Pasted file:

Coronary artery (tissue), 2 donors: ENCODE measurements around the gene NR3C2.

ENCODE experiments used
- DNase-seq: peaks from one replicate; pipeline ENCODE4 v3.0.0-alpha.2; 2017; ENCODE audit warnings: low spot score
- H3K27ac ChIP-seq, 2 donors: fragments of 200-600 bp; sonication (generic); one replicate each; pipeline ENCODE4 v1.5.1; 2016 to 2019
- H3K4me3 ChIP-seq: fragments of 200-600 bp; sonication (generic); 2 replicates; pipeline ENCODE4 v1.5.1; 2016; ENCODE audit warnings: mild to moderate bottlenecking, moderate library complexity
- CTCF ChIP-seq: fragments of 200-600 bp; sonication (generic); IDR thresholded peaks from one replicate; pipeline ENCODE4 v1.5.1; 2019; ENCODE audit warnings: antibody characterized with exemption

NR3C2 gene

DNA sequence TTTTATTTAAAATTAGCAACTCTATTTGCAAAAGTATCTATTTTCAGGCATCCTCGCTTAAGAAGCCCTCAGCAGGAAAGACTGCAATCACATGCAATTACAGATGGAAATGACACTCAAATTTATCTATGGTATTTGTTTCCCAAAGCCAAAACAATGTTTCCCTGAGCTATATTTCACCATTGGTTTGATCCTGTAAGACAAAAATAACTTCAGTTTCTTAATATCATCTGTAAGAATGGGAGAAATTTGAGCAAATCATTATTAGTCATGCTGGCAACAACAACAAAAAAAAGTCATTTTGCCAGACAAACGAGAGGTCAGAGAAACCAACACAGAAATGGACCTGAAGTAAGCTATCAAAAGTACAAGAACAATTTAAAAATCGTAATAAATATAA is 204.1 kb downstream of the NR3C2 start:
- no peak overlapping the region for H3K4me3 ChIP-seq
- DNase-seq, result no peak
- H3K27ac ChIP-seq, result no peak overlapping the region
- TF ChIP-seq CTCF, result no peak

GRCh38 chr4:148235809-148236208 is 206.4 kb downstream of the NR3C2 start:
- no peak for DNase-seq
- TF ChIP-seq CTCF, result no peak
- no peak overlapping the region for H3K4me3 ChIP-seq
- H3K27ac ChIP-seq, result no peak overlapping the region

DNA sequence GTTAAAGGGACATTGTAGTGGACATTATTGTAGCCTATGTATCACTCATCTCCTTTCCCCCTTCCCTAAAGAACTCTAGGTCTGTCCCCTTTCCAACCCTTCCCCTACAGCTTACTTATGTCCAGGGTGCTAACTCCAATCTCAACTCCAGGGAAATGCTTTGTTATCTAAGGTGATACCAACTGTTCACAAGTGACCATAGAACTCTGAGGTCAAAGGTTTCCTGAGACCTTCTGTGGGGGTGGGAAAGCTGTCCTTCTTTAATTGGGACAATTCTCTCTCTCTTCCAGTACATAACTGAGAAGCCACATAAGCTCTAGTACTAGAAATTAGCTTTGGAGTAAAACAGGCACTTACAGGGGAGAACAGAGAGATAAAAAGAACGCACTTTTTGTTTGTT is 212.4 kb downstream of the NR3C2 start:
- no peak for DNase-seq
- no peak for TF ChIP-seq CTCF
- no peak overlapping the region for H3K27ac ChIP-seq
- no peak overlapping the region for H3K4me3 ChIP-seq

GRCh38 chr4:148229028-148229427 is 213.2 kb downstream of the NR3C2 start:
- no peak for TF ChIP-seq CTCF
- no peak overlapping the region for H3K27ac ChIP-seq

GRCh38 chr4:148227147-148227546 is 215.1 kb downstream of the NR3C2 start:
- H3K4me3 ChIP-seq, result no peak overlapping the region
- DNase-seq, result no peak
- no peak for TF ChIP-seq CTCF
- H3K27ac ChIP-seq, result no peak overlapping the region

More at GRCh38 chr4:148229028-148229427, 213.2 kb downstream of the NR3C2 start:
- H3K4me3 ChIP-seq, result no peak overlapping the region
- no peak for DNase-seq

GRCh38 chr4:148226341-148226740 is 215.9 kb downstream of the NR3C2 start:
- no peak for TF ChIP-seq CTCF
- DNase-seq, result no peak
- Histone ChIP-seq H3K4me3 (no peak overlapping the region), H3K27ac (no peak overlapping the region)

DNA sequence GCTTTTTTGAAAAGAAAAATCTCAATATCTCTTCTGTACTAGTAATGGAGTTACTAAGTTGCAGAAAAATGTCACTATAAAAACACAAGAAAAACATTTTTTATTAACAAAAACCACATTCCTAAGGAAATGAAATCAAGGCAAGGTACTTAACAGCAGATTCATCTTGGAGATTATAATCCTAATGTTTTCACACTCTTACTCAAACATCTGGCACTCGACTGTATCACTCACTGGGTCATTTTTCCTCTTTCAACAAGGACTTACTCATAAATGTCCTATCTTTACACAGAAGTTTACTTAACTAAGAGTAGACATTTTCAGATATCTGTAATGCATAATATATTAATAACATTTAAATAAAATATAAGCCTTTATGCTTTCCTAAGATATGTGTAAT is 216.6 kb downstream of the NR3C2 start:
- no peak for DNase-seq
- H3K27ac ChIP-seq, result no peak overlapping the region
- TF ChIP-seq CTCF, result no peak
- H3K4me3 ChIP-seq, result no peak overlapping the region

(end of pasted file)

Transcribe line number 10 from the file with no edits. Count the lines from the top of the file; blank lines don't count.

- DNase-seq, result no peak